writers

Thanks to Panda, content farms start harvesting less content

Love them or hate them, content farms are a reality on today’s web. Thanks to the strength of the search economy, savvy upstart publishers realized that there was money to be made mass-producing search engine-friendly content on the cheap.

But content farming’s success may have been its downfall. As the SERPs filled up with articles of dubious value, search engines have fought back. Some went so far as to ban well-known content farms from their indexes.

Banning large, prominent sites is, for obvious reasons, a challenging proposition for Google. But it too has fought back hard against content farms using ts algorithm.

While the verdict is out as to whether it’s changes are improving search quality on the world’s largest search engine, it appears that some content farmers are adjusting their businesses.

The 25 things Econsultancy looks for when hiring writers

In the past few weeks a number of people have asked me about the key characteristics of a good writer. How has this changed in recent years? What do we want to see when hiring writers?

I thought I’d outline my views in a handy cut-out-and-keep list. I’ve probably forgotten a few things but I hope you’ll be able to see where we’re coming from…

Is AOL’s Seed.com doomed to fail?

AOL CEO Tim Armstrong has a big goal for his newly-independent company:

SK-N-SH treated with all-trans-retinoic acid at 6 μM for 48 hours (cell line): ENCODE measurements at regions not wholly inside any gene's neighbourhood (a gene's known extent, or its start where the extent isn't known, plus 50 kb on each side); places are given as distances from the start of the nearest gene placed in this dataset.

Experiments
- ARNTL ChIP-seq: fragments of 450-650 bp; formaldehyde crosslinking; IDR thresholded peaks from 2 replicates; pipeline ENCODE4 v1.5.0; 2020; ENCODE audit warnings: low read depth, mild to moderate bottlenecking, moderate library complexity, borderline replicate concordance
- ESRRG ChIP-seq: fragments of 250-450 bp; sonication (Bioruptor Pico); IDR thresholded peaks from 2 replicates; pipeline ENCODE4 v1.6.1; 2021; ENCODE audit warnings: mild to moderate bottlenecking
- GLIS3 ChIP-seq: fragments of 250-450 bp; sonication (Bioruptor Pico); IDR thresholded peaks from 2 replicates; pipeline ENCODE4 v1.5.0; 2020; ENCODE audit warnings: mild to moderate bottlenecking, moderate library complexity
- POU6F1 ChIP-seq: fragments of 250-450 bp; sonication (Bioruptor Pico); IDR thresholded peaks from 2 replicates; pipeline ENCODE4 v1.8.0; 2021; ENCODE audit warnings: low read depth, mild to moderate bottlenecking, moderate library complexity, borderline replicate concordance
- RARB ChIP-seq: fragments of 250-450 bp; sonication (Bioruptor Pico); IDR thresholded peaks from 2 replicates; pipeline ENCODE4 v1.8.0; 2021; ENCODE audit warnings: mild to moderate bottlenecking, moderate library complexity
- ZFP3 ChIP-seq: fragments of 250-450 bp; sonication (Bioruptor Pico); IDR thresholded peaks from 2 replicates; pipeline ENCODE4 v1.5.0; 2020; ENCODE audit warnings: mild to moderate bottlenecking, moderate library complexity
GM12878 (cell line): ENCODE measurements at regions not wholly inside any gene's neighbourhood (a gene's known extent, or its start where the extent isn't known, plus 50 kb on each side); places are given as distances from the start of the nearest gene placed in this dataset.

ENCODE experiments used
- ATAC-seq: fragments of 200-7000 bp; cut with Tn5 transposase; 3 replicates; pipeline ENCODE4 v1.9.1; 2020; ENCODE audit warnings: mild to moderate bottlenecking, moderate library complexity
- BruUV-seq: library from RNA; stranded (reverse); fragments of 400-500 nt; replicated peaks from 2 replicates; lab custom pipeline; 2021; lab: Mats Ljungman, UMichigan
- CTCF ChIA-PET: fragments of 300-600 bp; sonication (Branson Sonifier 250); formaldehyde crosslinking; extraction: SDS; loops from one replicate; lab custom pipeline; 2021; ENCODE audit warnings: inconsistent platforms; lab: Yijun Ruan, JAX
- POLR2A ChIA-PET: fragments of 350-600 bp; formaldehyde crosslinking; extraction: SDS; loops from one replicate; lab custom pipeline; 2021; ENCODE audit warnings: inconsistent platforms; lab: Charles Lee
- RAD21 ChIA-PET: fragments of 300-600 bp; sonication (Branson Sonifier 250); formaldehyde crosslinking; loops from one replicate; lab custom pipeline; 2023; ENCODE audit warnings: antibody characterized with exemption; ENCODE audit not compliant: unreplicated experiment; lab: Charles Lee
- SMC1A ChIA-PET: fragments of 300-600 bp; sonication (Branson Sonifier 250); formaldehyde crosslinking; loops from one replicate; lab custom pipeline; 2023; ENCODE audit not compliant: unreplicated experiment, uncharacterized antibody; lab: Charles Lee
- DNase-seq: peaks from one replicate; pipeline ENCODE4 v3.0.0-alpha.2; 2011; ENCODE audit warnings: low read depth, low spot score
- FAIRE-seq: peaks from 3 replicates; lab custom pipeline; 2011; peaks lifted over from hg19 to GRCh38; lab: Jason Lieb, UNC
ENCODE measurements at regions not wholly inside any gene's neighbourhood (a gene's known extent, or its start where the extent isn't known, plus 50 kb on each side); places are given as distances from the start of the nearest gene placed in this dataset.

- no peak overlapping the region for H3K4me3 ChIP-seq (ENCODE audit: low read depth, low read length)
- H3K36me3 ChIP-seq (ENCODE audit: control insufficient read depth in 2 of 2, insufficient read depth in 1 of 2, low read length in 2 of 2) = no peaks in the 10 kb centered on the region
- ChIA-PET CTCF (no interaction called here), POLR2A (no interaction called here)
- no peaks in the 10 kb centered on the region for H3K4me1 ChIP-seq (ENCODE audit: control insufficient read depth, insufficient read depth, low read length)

revitalize AOL by turning it into a bona fide content company.

A big part of his plan is Seed.com, AOL’s recently-launched content
platform. Seed.com essentially employs the same model as Demand Media, which relies
on freelance writers and editors to create SEO-friendly content on a
mass scale.

15 kick-ass retweet tips for writers

15 kick-ass retweet tips for writersTwitter is a publisher’s dream. It is a huge echo chamber that can drive a lot of quality traffic to articles, especially if the retweets take off.

Retweets are referrals. The ‘RT’ abbreviation is a strong call to action. People trust their virtual friends to steer them in interesting directions, otherwise they wouldn’t be following them in the first place. As such retweets can generate lots of clicks, and they can quickly go viral.

In addition, there are a range of websites orientated around retweets. Think Digg, but instead of ‘diggs’ you have ‘retweets’, and usually these links are displayed in order of popularity (and not buried / subject to a complex algorithm to determine front-page status). These sites can be traffic drivers too. One of my favourites is the excellent TweetMeme.

So, considering the opportunity here, how can publishers make the most out of Twitter, and optimise the retweet factor?